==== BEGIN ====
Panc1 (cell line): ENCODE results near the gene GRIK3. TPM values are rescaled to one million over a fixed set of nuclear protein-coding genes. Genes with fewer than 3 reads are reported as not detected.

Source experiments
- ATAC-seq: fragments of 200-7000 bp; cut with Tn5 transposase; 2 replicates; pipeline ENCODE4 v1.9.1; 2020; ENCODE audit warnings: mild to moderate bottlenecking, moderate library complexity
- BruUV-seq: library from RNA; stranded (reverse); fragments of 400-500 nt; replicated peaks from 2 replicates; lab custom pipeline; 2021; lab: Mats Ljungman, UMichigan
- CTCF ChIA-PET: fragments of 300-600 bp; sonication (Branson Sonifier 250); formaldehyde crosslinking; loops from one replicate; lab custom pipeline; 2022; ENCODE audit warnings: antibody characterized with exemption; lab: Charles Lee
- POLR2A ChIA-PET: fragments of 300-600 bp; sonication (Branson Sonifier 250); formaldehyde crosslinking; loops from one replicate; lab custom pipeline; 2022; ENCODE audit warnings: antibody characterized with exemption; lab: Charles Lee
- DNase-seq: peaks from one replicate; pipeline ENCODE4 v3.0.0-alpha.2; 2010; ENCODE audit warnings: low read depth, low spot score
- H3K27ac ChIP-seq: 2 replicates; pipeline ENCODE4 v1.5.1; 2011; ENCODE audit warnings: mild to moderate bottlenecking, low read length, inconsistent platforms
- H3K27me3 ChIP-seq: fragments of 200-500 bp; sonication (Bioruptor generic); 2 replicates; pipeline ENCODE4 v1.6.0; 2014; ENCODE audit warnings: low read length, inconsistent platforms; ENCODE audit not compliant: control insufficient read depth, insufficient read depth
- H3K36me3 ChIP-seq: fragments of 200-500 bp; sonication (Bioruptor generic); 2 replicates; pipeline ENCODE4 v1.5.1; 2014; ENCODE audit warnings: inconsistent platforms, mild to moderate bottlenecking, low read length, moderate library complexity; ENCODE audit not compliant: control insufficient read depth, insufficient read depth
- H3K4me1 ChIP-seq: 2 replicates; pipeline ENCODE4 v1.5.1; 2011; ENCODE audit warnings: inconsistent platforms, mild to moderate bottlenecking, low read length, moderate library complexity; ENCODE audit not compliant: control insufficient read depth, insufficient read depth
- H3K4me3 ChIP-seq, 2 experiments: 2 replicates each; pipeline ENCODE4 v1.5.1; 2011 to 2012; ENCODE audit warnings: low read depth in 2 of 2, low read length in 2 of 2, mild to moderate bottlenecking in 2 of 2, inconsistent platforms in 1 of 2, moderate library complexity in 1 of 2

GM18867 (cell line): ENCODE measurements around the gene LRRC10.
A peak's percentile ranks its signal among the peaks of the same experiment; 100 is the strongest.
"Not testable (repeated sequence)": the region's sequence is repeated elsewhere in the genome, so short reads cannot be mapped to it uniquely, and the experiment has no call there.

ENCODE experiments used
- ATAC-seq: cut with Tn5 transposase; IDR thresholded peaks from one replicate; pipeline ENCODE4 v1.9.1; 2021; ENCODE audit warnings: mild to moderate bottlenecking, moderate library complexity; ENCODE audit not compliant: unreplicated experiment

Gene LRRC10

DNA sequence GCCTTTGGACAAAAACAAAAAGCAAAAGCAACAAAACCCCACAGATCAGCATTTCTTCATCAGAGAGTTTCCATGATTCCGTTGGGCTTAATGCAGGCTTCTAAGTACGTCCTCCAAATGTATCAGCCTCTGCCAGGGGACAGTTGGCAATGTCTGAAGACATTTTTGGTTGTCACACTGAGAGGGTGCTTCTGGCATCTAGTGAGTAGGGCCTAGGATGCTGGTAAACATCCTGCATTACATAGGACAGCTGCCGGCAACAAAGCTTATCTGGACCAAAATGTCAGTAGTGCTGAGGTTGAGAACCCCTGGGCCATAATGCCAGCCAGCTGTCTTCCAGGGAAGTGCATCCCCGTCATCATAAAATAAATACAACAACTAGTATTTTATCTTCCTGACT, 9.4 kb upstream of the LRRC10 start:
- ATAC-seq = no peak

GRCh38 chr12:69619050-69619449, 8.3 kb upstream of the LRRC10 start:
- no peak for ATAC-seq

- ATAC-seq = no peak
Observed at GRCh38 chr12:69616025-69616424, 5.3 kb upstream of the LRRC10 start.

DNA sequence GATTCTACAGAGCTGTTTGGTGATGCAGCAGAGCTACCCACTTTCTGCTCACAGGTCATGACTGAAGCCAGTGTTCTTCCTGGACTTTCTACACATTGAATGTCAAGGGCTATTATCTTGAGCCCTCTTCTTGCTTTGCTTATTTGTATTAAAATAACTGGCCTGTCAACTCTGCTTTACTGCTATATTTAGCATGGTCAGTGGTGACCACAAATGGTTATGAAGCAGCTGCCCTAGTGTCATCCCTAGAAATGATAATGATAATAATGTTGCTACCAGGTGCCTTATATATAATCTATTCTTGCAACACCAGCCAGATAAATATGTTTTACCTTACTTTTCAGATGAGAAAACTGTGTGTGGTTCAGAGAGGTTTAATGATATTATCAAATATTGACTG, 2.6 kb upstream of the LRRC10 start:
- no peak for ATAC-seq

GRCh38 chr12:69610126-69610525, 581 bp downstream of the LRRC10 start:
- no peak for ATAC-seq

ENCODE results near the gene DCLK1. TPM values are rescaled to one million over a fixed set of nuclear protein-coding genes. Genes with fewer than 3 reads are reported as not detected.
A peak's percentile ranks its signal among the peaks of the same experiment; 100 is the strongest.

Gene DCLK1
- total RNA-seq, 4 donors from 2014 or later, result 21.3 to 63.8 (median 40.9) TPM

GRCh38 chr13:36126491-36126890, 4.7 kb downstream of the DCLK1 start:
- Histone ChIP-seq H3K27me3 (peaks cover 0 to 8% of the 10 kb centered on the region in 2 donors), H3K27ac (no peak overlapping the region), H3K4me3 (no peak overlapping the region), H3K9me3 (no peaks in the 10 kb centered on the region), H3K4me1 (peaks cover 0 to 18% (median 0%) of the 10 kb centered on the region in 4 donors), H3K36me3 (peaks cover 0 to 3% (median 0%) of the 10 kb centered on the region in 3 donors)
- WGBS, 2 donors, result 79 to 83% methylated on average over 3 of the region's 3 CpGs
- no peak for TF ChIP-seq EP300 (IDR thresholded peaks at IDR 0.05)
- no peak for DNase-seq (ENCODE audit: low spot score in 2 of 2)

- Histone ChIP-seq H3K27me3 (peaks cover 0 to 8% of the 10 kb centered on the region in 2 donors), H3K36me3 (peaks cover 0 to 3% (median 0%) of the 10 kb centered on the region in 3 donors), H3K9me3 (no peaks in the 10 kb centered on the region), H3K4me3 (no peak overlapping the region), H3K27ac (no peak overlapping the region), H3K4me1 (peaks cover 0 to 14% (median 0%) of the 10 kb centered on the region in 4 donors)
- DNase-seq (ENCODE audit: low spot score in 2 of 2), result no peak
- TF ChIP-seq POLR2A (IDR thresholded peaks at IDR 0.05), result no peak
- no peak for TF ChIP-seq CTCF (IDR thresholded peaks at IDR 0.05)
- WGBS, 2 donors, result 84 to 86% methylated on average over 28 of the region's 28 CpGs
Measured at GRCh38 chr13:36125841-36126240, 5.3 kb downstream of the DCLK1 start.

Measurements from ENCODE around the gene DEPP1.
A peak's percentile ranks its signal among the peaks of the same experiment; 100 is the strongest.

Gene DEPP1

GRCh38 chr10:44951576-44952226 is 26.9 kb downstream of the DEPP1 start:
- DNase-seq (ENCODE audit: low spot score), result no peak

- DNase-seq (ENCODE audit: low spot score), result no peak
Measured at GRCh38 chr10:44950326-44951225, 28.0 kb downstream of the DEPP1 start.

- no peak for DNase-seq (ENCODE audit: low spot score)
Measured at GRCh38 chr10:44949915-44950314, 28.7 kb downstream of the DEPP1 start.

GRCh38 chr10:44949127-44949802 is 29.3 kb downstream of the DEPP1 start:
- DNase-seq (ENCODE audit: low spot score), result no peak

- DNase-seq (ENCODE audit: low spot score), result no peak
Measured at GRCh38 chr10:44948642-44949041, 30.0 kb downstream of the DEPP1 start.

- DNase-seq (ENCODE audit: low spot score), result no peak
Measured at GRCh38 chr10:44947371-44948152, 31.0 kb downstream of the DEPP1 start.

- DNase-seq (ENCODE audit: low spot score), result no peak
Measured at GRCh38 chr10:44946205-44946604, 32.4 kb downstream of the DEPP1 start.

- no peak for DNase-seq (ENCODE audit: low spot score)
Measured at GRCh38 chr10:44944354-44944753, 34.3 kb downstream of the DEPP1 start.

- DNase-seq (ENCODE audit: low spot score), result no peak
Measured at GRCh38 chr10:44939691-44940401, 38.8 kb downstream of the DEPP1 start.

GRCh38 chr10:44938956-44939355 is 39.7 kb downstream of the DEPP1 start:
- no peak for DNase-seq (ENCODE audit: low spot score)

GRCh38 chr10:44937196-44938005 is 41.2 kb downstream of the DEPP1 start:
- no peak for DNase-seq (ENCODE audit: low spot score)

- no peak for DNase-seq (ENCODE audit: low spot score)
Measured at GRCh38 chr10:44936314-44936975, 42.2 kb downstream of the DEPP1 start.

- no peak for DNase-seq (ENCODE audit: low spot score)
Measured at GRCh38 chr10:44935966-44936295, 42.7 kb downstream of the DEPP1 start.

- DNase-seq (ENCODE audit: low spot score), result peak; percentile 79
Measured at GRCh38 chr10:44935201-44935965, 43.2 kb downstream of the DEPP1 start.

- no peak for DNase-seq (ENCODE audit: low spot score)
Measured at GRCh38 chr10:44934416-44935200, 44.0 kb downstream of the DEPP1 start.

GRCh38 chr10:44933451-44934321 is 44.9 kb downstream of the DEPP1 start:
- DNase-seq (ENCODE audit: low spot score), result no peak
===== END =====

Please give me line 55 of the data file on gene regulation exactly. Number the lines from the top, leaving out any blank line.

- DNase-seq (ENCODE audit: low spot score), result no peak